How many poems in the book, and how did you arrange them? The poems are arranged thematically. There are five chapters in the book with twelve poems each. That means there is a total of 60 poems in the book, right? Wrong. There are 61 poems that readers will find.
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"TRADUTTORE, TRADITORE": A QUICK INTERVIEW WITH THE TRANSLATOR
Being a poet yourself, what are your thoughts on translation and as a translator?
Although I am one of those who say that poetry is untranslatable, I'd also be among the first to say "Long live translation!" How many novels, poems, stories would we not have been able to read without the work of translators! Consider ages of Chinese poetry in their beautiful calligraphy rendered in English in work-a-day Romanized script, the tender delicate haiku, the works of classic masters like Dante, Cervantes, Homer, Sophocles, Aristotle, the Ramayana and the Mahabharatha. Think of the power of the Holy Bible released into hundreds of tongues all over the world. For all its much vaunted failures and inadequacies, consider the good that translation had brought about to peoples and cultures all over the world.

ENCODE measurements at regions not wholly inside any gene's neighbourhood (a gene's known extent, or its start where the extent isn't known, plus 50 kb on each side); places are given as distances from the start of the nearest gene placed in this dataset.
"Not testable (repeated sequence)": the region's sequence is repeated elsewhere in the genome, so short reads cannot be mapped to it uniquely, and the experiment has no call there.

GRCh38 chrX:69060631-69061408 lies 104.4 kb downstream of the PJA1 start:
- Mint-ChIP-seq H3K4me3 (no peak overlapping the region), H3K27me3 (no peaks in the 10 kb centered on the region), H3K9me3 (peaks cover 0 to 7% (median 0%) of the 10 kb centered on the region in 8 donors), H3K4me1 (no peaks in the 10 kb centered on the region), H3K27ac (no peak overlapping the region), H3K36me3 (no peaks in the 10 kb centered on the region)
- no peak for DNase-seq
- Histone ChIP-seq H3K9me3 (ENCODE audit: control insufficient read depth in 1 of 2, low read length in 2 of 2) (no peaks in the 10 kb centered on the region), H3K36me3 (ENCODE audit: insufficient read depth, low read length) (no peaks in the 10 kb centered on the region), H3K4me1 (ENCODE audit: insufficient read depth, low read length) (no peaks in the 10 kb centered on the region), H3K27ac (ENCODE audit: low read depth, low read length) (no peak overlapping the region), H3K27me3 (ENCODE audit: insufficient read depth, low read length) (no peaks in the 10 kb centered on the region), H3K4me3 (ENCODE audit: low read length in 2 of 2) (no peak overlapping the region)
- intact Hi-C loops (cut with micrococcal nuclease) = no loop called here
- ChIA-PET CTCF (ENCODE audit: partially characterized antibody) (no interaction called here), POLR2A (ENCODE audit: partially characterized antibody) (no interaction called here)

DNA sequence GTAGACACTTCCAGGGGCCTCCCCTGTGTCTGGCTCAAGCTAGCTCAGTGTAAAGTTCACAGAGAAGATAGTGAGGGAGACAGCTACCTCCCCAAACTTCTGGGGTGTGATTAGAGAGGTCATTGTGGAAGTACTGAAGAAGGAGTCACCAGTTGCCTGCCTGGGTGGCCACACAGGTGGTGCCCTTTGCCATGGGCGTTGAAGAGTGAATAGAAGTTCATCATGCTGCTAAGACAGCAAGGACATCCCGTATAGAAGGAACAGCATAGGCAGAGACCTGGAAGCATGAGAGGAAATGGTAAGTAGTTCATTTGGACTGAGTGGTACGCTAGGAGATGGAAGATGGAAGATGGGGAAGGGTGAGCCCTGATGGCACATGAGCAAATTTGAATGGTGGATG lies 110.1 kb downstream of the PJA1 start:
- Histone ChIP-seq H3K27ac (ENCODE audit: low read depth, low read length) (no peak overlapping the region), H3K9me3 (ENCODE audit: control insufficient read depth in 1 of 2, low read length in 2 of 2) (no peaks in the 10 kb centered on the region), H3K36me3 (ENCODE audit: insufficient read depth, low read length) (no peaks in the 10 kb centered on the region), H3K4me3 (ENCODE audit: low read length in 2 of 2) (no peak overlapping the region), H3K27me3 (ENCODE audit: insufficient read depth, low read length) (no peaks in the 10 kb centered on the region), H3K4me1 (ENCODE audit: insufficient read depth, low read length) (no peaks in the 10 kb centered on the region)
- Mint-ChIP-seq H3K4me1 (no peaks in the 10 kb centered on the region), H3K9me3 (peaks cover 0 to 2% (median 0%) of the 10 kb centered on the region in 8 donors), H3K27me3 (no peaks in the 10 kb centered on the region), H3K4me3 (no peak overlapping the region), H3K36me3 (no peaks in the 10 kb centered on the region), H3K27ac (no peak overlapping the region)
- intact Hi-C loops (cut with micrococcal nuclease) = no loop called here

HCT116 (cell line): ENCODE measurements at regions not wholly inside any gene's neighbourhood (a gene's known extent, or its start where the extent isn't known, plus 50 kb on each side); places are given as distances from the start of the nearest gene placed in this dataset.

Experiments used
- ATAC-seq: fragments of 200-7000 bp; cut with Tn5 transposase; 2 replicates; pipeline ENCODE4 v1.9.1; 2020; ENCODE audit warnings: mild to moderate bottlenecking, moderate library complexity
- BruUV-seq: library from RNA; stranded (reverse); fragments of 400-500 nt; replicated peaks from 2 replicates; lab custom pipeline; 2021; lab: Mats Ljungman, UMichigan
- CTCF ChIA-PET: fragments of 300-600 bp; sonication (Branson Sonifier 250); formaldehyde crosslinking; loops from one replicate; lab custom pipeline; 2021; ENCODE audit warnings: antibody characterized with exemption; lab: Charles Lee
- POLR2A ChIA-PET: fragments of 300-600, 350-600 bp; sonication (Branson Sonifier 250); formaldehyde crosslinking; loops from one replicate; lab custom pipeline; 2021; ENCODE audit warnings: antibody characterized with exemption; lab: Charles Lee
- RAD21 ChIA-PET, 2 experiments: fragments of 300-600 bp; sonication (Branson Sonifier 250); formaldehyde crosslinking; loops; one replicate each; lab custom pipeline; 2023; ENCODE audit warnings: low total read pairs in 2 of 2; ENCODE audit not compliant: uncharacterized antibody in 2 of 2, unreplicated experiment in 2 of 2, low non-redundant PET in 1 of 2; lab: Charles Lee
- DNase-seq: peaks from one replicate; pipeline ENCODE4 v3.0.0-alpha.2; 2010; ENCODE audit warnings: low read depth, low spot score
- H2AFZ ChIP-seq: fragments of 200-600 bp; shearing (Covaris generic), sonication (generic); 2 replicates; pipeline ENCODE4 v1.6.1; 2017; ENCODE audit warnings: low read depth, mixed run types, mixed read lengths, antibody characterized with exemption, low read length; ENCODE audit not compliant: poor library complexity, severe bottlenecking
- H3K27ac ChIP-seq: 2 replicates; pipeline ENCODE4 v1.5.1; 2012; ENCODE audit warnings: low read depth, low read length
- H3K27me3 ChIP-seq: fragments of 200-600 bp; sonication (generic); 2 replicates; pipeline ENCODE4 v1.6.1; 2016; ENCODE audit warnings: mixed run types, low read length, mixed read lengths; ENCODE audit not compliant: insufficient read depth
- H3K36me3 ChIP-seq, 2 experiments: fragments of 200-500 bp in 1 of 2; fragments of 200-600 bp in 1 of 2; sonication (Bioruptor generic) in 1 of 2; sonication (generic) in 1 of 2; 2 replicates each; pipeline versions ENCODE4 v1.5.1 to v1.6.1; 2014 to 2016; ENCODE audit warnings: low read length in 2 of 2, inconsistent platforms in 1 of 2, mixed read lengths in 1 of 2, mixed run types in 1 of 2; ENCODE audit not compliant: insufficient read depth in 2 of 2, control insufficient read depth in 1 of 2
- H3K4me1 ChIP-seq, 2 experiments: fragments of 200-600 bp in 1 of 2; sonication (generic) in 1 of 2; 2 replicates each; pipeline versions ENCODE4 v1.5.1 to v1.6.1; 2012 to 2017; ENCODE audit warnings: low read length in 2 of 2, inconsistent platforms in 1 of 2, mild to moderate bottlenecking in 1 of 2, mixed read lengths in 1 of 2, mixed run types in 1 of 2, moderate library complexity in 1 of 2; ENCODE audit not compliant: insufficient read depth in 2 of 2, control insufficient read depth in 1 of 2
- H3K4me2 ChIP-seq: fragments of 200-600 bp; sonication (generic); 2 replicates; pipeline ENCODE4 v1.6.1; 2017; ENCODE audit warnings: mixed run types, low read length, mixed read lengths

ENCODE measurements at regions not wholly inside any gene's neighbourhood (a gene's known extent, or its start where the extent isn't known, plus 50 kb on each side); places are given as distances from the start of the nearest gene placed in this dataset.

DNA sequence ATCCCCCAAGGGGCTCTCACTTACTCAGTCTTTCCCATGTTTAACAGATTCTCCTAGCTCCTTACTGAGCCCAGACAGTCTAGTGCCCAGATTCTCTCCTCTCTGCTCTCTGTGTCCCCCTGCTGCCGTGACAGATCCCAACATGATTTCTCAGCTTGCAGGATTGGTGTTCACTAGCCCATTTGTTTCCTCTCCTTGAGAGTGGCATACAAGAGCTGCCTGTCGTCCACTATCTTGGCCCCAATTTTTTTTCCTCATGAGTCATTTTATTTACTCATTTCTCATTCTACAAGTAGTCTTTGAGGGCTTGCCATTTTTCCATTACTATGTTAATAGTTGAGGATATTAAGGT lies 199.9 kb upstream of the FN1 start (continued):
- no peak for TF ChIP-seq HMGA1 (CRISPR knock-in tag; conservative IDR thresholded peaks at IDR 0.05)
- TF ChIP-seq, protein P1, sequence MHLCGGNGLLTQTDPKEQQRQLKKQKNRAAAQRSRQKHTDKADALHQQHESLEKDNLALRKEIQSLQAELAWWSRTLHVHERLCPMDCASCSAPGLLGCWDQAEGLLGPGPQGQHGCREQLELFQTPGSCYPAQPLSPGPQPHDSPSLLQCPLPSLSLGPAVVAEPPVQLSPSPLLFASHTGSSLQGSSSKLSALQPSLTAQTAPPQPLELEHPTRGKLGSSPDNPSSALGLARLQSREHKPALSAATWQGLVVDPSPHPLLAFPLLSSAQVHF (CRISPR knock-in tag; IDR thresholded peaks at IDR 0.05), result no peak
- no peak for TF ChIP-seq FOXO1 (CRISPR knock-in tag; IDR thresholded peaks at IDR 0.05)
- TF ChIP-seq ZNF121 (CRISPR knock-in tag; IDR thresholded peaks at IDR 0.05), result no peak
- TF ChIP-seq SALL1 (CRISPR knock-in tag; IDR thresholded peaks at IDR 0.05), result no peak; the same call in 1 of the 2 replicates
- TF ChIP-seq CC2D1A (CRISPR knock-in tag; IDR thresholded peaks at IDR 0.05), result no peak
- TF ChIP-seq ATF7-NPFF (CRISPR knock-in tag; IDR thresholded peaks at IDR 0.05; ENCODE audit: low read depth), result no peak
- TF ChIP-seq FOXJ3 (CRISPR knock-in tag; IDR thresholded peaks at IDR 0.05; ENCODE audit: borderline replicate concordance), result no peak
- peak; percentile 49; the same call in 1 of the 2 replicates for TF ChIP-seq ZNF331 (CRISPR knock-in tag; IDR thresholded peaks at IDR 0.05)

Is translating more difficult than writing an original poem? Every piece of writing has its own difficulty. Some poems are born whole, sliding into the world with confidence and joy, as in some human births. But as any mother knows about some births too, some poems are shy and hesitant and take too long, or sometimes die before they see the light. Every poet keeps some memory of poems lingering at the tip of the tongue but refuse to take shape in words, images, sound, metaphor-whatever it is that gives a poem existence. So every poem has its own difficulties. Translation, too, yields its own frustrations. Translating prose is probably not as difficult, but translating poetry is particularly difficult because poetry trades in attitudes more than in meanings. There are so many more things unsaid in poetry than what are actually stated in words. The true universe of poetry is the universe of feelings, silent but replete with sensations. The equivalences of word and feeling are not always the same from one language to the next. The translator traverses uncertain the uncertain pathways of language to connect these labyrinths of feelings. His or her ear for both languages must be subtle or else he or she will miss the nuances. And he or she must always remember that the humbling fact that the poem does not belong to him. He cannot take liberties with it because the original poem stands solid as a monument to chide his failure or disrespect. This is equally hard. Whether this is harder or easier than writing an original poem, I do not wish to say. What I could say is this: Whatever the difficulty might be, it is important that one enjoys the work, the writing, or the translation. Luckily for this collection of Adonis, it had been more joy than hard work.